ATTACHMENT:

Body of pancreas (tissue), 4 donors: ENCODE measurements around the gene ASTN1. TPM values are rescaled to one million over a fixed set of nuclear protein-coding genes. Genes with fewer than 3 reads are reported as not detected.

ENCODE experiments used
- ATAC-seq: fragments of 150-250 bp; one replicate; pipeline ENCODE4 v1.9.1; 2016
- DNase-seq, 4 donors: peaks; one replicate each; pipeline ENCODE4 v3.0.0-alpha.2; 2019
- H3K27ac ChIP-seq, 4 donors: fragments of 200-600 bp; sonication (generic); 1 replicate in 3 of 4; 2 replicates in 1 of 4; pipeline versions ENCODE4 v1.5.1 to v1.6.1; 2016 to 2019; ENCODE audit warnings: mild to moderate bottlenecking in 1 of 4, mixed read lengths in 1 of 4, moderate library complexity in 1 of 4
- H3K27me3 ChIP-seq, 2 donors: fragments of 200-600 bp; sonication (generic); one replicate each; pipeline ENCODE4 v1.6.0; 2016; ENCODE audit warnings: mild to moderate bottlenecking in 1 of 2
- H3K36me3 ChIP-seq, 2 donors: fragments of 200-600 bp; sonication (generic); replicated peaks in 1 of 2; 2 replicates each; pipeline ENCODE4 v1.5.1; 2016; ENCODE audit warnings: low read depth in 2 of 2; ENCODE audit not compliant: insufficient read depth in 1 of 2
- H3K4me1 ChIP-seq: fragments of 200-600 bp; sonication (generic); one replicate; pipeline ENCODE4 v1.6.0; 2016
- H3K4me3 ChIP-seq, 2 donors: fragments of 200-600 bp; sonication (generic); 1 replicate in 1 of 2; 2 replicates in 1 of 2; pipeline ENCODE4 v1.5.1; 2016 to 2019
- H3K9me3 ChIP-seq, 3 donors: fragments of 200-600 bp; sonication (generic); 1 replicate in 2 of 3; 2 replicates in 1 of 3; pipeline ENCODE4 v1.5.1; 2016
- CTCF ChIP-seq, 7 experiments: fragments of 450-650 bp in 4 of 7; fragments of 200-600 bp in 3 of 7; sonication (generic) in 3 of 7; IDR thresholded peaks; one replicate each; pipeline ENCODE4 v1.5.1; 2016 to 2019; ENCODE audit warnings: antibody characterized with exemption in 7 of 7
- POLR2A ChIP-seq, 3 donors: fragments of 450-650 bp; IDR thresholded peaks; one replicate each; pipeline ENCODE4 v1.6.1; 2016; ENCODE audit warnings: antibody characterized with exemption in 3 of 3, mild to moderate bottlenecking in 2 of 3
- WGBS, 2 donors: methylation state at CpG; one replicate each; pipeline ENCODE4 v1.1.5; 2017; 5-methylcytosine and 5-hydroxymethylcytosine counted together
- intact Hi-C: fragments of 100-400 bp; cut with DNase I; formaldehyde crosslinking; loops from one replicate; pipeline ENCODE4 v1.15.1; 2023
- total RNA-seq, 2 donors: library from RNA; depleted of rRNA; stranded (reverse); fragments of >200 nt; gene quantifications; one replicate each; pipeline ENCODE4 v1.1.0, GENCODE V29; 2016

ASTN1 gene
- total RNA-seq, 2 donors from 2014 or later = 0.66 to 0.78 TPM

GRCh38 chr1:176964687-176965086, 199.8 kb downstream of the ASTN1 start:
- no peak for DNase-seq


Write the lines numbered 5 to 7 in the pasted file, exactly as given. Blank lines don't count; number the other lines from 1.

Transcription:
- H3K27ac ChIP-seq, 4 donors: fragments of 200-600 bp; sonication (generic); 1 replicate in 3 of 4; 2 replicates in 1 of 4; pipeline versions ENCODE4 v1.5.1 to v1.6.1; 2016 to 2019; ENCODE audit warnings: mild to moderate bottlenecking in 1 of 4, mixed read lengths in 1 of 4, moderate library complexity in 1 of 4
- H3K27me3 ChIP-seq, 2 donors: fragments of 200-600 bp; sonication (generic); one replicate each; pipeline ENCODE4 v1.6.0; 2016; ENCODE audit warnings: mild to moderate bottlenecking in 1 of 2
- H3K36me3 ChIP-seq, 2 donors: fragments of 200-600 bp; sonication (generic); replicated peaks in 1 of 2; 2 replicates each; pipeline ENCODE4 v1.5.1; 2016; ENCODE audit warnings: low read depth in 2 of 2; ENCODE audit not compliant: insufficient read depth in 1 of 2